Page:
Yes, we were friends, but the authoritative tone in her voice scared me a little. Peering through her door I asked if everything was ok. She immediately got up and stated ‘’You and I are taking a quick break.  Vuyo has just called and 2 of his guests have cancelled, so you and I are the replacements. Our pickup is 5 minutes away!’’ Heels and all, we were whisked to the helipad and joined two siblings for a Flight of our lives!’’

My thoughts are interrupted by the arrival of Tawanda and he too was a Bush Pilot. Always serious – he describes Bush Pilots as soldiers, making a million decisions every time they are in the flying as if they were in a battlefield.

“Are the guest happy and comfortable?”

“Is the weather good for landing? Hope the weather holds up so we can pick up the ill guest in the next camp?”

“When will the herd of elephants leave the airstrip?”

“Hope there is a good lunch at the next camp?”

He further adds, it’s an ongoing struggle striking the balance between compliance to regulation and commercial demands of flying in the untamed parts of Africa. He wittingly draws an analogy of the   bush pilot being like a cigarette in this case - one end in the mouth and the other end burning!

The many adventures of Bush Pilots

Vuyo quickly reminds us all of the “Pilots Mess” or “Triple Two” as it was fondly called. These are the pilots’ residences where the best parties were hosted! They both shared on the joys of taking the aircraft to Maun in Botswana for service, and the lunches and shopping in the neighbouring country which were the highlight of most trips. Other favourite bush strips when flying hunters and guests going out on Safari included Bumi Hills, Linkwasha, Mwanga and Mana Pools! At times they would overnight at the camps and this was a great opportunity to explore the neighbouring countries or regions and meet new people.

Then there is cloud seeding, which in simple terms is “rainmaking”. This is when silver iodide particles are released into the clouds by a plane flying underneath them. This aids in the formation of ice crystals and as they get too heavy to remain in the air, they melt on their way down forming rain. Both Vuyo and Tawanda performed this service – when they were not flying passengers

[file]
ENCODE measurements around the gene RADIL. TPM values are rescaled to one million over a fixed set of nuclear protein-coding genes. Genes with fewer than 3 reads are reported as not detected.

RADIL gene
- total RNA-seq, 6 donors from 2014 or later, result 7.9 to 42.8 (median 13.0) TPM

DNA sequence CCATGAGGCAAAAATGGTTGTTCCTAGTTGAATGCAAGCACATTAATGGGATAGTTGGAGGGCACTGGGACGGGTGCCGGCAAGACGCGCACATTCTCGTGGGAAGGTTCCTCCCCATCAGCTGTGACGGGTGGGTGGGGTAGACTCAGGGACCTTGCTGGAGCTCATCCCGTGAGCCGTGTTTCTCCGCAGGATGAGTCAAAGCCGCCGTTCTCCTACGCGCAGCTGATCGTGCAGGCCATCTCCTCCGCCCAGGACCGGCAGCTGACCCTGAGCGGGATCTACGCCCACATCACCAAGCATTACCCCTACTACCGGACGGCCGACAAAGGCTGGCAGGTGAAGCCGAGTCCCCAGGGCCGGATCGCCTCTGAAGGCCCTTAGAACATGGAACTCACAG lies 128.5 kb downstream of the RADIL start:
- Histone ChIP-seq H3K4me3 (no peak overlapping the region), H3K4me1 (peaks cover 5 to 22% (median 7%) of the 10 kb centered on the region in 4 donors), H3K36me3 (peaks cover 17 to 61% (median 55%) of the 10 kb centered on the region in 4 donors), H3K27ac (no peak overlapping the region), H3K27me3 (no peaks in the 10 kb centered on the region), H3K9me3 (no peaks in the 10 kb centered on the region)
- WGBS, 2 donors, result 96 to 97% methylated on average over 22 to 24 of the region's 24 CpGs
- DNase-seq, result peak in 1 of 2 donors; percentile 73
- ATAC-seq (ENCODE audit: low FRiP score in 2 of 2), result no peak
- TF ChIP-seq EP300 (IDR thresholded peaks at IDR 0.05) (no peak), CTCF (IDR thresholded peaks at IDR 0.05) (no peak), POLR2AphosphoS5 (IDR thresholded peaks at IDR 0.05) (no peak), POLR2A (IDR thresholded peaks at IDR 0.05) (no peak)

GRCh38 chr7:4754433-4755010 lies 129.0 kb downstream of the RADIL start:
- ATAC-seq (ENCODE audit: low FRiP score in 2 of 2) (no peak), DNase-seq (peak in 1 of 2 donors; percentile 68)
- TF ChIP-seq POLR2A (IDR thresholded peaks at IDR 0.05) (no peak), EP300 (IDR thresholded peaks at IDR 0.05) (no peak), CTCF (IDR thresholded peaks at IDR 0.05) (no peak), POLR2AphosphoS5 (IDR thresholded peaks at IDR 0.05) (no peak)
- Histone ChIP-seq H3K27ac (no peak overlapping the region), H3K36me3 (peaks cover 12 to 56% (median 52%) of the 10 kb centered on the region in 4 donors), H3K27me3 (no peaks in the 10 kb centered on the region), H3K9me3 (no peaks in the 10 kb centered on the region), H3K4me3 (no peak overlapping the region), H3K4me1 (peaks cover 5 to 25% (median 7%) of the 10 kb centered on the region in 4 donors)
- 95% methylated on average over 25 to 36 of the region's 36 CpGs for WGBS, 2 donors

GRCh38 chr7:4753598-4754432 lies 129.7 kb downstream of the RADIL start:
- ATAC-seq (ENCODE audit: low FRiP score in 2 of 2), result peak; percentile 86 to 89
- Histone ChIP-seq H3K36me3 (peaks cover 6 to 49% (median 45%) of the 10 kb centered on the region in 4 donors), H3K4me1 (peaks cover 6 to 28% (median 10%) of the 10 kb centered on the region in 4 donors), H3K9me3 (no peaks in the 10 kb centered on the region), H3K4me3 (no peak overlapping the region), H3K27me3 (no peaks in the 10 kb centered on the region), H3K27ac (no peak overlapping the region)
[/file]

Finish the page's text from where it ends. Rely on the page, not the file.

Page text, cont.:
Game Counting, yet another adventure for pilots in the wild nature reserves of Africa, involves flying environmentalists on research missions, to check and count game and study migration patterns from above. Areas such as the Save Conservancy, one of the largest private game reserves in Africa, the Okavango Delta and the Kruger National Park are some areas where environmentalists track and count game.

As we wound up the afternoon, both Vuyo and Tawanda marvel at how bold women are. Dropping sky divers is one of the interesting roles some pilots have performed. Sharing facts, they simultaneously confirmed that they have always dropped more female than male sky divers. Flying the Cessna 182, pilots have enjoyed flying a groups of excited adrenalin junkies and hearing their screams fade, as they jumped out of the stationary aircraft, down 10 000 feet!

From flying first time visitors to Africa, to taking food supplies to remote locations and spending a day with the Photographer working on a photo-shoot for a lodge- the Bush Pilots are indeed airborne captains of the wild!